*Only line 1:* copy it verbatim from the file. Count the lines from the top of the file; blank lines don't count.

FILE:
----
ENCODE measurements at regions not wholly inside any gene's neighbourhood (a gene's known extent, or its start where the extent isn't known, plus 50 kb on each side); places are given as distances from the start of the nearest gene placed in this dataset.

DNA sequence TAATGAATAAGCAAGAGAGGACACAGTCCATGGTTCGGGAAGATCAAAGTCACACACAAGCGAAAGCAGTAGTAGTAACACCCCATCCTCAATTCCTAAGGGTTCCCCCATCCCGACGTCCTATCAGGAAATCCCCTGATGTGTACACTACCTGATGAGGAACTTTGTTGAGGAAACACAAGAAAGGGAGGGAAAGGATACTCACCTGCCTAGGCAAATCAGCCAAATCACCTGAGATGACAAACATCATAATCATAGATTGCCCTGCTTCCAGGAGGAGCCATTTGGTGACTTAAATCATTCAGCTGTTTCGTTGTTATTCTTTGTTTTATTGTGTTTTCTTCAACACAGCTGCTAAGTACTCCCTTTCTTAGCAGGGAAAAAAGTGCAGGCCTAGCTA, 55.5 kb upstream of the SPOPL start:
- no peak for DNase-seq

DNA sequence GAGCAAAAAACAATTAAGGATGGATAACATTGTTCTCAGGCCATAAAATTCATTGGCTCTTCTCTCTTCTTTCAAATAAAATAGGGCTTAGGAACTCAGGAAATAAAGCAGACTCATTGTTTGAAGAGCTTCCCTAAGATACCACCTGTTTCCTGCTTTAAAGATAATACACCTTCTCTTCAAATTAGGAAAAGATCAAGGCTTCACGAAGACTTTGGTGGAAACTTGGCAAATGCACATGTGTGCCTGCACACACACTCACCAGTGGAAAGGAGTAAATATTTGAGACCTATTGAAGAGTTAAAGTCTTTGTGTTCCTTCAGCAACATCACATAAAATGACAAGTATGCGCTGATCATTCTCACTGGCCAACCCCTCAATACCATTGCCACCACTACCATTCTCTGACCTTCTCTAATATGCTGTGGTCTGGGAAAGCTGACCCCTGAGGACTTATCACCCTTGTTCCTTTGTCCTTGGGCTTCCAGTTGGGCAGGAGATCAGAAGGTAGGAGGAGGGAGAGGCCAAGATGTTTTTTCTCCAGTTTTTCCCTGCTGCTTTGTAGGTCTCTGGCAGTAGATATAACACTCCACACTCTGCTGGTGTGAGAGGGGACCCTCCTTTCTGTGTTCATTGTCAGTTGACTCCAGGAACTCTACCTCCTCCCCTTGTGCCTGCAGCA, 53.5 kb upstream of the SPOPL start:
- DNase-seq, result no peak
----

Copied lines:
ENCODE measurements at regions not wholly inside any gene's neighbourhood (a gene's known extent, or its start where the extent isn't known, plus 50 kb on each side); places are given as distances from the start of the nearest gene placed in this dataset.